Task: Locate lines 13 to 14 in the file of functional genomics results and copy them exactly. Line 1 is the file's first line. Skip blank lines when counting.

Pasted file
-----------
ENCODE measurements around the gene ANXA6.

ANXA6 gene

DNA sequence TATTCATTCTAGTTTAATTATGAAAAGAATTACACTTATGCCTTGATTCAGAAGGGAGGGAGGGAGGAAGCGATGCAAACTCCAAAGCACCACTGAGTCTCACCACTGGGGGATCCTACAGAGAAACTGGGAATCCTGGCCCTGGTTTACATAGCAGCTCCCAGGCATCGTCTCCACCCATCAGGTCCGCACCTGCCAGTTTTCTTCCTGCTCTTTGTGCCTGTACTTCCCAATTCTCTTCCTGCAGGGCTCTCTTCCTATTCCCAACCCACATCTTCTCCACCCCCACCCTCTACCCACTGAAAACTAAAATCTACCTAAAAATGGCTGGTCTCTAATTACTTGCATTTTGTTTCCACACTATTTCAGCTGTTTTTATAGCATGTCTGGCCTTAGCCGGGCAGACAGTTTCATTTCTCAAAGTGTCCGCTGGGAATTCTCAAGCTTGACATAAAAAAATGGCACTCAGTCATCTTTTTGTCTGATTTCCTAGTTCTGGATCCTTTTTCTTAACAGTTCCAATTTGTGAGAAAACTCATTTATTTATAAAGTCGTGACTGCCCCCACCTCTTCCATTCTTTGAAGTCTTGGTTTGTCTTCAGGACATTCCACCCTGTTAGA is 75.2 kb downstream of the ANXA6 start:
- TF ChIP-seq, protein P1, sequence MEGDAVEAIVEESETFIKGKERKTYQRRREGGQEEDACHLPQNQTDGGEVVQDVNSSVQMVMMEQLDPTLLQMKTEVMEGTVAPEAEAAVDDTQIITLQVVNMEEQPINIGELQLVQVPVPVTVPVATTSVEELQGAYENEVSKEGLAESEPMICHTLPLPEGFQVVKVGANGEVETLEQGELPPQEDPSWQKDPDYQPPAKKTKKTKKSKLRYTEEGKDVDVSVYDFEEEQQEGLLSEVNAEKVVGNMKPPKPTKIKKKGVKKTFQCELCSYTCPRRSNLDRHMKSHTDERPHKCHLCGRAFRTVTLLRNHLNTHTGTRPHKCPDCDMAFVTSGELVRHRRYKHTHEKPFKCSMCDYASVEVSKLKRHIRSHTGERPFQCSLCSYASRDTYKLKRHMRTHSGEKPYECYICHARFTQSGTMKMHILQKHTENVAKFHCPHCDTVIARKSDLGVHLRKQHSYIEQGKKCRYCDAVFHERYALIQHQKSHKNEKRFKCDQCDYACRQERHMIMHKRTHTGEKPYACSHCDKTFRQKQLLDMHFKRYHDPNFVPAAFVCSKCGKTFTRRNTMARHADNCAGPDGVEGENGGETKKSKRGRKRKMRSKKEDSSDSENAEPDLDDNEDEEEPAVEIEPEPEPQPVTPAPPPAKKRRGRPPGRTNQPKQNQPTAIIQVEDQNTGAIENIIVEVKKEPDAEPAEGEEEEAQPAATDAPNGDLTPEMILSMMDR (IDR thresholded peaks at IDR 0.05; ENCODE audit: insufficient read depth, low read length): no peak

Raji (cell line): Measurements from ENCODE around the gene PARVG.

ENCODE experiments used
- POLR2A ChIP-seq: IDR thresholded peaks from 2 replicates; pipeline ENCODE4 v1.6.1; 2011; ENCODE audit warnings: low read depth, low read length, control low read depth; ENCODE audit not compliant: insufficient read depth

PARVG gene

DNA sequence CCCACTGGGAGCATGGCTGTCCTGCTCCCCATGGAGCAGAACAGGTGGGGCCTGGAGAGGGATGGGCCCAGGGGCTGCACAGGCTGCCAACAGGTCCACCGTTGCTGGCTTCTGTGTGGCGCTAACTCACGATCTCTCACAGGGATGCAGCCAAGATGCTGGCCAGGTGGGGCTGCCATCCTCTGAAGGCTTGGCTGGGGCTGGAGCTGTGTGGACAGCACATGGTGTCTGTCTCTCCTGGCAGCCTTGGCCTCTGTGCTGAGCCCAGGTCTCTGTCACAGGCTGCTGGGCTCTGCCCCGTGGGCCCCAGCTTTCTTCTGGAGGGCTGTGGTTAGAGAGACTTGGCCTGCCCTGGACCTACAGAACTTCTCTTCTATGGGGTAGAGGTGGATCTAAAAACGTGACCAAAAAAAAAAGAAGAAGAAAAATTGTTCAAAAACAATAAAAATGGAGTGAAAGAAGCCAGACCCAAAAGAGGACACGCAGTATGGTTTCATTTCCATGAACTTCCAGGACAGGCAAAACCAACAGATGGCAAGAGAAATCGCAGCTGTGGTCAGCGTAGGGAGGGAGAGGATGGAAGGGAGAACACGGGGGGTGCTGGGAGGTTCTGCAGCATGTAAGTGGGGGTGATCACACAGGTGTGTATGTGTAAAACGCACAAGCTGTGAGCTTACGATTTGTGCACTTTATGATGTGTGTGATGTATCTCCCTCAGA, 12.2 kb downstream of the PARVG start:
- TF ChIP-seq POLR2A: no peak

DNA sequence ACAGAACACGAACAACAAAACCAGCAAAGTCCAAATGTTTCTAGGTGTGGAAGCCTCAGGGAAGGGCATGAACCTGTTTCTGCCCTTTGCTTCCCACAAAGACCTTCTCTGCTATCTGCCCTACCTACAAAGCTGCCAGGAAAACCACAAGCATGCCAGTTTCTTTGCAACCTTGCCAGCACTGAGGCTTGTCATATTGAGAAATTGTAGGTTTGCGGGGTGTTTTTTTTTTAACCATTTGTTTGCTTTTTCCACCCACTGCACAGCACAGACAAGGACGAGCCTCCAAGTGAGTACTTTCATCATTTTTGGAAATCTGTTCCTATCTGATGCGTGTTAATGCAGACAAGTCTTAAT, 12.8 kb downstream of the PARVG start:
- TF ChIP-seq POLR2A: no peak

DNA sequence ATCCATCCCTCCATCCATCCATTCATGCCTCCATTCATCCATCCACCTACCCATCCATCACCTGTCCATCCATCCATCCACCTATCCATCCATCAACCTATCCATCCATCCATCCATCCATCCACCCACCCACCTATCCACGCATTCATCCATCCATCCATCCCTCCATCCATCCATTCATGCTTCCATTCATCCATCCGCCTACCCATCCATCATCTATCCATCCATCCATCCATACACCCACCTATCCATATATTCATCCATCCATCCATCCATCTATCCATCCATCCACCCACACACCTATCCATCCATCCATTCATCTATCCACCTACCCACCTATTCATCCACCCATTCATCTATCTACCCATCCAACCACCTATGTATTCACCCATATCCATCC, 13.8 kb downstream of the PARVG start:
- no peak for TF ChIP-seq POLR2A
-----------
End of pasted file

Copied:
DNA sequence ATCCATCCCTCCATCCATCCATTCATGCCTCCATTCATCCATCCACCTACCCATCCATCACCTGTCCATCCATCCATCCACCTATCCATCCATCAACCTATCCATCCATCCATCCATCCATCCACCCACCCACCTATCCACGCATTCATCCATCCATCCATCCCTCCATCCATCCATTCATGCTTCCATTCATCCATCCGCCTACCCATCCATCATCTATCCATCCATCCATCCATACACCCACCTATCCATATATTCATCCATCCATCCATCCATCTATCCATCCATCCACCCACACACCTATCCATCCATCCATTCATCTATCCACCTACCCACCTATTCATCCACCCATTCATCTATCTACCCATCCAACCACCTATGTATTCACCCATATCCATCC, 13.8 kb downstream of the PARVG start:
- no peak for TF ChIP-seq POLR2A